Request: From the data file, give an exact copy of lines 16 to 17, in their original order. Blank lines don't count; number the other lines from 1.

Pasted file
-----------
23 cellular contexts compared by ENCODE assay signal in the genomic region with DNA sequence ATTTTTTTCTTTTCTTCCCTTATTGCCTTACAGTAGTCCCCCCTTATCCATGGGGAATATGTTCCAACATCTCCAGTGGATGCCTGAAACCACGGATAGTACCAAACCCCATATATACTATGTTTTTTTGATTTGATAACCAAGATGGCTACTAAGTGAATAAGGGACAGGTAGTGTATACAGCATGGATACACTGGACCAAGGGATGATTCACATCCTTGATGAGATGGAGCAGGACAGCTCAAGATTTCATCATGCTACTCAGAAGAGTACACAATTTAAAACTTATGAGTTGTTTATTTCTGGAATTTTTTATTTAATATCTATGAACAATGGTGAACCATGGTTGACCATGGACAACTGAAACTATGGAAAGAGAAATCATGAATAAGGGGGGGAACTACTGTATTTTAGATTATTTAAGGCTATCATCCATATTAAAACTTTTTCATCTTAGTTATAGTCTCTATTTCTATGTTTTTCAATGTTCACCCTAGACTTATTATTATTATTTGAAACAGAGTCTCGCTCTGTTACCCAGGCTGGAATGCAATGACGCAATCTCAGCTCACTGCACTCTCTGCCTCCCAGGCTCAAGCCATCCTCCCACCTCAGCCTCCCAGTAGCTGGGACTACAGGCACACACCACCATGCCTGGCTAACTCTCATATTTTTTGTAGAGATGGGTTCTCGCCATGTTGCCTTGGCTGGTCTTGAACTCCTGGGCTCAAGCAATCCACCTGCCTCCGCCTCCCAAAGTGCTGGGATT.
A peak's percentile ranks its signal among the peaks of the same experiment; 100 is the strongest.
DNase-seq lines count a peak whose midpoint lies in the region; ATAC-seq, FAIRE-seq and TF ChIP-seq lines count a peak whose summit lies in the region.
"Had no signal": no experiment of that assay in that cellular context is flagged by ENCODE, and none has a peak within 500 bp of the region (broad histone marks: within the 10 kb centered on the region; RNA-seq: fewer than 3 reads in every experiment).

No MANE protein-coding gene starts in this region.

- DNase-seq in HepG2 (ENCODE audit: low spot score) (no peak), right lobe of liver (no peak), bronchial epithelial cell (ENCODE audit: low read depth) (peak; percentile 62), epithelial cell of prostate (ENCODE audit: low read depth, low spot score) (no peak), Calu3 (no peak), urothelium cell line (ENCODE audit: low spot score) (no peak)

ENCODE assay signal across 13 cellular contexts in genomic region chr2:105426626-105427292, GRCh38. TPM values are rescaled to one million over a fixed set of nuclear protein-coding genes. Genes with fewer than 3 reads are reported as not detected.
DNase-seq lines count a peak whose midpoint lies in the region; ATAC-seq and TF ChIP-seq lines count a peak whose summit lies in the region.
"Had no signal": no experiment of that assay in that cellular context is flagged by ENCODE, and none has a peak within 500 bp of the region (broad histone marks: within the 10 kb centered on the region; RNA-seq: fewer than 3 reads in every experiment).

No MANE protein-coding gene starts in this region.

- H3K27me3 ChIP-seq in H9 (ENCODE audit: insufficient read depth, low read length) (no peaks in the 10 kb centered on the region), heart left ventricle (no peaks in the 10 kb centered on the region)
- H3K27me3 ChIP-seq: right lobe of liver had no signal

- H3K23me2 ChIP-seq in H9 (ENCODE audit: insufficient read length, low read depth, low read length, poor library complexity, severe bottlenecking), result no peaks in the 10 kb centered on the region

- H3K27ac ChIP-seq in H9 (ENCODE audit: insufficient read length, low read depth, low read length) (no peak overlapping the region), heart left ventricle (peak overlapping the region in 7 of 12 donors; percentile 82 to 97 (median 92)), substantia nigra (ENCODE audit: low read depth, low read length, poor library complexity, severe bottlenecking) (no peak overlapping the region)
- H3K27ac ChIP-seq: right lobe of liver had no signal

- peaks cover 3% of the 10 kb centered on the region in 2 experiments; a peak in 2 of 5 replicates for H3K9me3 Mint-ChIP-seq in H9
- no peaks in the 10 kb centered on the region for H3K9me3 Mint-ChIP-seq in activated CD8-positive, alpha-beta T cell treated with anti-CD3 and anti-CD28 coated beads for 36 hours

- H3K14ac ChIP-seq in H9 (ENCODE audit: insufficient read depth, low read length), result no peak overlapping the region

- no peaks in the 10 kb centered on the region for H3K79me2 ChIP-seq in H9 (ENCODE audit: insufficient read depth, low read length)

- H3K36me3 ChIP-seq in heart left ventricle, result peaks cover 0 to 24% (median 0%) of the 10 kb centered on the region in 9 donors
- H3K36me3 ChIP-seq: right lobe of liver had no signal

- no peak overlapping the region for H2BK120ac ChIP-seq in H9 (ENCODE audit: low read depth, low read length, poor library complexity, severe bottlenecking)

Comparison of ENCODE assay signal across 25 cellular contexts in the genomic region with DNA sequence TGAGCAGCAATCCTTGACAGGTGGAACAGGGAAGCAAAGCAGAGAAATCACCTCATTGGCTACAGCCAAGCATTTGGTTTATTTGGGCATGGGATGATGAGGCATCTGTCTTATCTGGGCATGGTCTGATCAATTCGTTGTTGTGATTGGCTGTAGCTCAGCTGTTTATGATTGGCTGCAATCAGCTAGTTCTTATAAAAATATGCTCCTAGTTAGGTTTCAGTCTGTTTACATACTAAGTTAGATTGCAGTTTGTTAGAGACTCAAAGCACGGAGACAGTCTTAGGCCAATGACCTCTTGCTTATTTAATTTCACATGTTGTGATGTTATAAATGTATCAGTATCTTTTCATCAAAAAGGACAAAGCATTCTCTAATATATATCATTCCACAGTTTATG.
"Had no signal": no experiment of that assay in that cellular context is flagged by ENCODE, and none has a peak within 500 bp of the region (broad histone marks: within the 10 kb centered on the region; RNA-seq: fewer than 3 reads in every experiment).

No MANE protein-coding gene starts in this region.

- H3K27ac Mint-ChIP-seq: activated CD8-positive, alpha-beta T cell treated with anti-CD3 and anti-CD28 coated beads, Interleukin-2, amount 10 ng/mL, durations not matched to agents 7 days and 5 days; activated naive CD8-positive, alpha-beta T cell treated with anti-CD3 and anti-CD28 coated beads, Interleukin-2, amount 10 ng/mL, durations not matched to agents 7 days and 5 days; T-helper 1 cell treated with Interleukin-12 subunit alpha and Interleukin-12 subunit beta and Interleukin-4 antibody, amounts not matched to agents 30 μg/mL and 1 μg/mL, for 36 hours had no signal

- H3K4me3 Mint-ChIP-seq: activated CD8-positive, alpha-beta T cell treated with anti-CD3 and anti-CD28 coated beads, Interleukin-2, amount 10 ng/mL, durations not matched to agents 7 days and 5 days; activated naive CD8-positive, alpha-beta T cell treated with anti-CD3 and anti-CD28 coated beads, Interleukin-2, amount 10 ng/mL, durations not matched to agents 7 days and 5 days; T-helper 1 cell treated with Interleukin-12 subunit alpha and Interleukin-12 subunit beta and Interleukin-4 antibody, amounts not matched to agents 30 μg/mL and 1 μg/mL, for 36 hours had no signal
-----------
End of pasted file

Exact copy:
- peaks cover 3% of the 10 kb centered on the region in 2 experiments; a peak in 2 of 5 replicates for H3K9me3 Mint-ChIP-seq in H9
- no peaks in the 10 kb centered on the region for H3K9me3 Mint-ChIP-seq in activated CD8-positive, alpha-beta T cell treated with anti-CD3 and anti-CD28 coated beads for 36 hours